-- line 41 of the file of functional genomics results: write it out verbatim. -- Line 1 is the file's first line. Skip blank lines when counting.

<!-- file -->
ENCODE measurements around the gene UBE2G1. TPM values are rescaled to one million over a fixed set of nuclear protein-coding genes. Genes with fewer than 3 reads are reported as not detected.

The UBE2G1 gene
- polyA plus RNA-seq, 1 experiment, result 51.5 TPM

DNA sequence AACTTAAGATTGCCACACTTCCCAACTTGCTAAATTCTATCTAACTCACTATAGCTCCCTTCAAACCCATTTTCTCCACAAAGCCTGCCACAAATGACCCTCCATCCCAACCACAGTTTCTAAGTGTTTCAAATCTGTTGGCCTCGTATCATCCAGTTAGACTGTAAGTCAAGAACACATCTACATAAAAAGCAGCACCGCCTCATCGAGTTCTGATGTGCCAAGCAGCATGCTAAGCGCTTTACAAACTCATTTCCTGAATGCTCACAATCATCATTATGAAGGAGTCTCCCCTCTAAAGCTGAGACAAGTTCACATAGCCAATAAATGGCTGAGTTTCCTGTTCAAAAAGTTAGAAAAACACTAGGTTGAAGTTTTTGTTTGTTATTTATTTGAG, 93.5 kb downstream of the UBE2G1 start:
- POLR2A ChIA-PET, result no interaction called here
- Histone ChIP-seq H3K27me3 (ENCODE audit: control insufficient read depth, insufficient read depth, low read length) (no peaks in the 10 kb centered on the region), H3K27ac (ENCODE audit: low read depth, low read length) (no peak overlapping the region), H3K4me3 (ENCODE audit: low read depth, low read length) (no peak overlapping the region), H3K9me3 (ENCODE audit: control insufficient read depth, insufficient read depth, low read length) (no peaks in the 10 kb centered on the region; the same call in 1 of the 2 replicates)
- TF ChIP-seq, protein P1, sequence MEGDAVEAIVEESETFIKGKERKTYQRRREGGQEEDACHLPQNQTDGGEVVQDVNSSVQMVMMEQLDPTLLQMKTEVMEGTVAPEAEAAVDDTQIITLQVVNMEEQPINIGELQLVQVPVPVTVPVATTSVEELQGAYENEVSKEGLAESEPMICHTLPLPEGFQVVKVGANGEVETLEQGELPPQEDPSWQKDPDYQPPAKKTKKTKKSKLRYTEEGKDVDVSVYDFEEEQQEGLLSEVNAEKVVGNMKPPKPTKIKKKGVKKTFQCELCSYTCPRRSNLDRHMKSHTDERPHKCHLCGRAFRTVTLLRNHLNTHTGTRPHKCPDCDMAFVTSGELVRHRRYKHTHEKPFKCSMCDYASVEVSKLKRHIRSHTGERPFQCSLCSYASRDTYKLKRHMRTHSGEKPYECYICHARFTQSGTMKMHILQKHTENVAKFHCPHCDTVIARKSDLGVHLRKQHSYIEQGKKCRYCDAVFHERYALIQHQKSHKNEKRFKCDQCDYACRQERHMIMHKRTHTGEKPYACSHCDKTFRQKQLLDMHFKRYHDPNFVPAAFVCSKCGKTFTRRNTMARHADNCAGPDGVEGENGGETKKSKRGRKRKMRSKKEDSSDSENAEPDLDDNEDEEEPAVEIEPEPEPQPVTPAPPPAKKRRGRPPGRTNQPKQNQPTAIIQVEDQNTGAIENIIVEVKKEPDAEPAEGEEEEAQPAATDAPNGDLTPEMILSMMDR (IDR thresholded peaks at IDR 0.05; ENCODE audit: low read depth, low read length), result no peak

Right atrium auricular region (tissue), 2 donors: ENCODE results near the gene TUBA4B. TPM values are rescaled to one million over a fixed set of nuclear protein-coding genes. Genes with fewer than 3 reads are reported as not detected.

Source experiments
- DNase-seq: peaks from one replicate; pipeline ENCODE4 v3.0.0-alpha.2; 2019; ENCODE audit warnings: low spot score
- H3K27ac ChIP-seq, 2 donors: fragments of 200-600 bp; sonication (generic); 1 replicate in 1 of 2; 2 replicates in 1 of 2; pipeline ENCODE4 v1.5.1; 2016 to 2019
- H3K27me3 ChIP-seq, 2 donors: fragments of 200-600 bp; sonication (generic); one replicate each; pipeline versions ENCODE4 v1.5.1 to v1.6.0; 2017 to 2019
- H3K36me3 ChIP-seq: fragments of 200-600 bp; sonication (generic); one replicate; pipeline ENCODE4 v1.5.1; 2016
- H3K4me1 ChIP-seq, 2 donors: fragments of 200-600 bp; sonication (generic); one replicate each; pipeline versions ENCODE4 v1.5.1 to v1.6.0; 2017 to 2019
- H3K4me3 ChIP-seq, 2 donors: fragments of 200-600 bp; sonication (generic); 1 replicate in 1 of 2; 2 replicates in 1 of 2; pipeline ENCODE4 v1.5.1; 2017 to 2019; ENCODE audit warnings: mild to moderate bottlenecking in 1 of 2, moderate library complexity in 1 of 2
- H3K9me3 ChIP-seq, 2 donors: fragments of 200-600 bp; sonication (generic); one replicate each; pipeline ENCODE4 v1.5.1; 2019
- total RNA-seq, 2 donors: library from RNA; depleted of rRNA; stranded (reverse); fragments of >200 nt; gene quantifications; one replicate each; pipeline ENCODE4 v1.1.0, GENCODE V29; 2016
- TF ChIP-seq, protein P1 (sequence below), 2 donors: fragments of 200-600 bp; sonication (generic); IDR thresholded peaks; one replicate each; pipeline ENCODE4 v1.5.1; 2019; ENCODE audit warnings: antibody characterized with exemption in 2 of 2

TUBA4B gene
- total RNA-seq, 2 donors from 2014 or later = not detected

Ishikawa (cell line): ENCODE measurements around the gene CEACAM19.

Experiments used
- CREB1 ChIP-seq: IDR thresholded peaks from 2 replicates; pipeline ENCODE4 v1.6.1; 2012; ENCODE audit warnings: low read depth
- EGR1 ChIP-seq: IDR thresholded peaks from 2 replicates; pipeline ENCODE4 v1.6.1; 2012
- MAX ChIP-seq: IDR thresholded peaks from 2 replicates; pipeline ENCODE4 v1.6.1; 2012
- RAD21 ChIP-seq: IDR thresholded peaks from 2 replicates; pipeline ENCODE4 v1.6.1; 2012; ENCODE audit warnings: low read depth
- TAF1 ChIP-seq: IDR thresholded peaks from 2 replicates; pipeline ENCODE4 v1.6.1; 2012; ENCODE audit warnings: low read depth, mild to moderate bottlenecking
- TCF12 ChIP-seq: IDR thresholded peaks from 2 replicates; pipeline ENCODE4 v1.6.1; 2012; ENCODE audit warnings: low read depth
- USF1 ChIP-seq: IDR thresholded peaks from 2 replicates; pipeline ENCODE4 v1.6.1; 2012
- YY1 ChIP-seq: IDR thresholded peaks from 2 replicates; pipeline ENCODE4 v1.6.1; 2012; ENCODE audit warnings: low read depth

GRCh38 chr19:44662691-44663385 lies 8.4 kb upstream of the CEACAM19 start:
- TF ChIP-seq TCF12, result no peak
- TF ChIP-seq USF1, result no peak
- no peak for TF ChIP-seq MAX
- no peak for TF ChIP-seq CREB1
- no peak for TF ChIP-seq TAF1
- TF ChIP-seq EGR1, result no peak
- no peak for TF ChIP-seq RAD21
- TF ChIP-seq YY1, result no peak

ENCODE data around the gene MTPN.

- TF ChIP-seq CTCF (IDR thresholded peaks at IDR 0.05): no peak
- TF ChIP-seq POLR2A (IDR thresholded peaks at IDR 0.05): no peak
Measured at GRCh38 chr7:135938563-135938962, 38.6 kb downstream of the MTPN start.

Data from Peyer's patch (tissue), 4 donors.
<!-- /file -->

- TF ChIP-seq CTCF (IDR thresholded peaks at IDR 0.05): no peak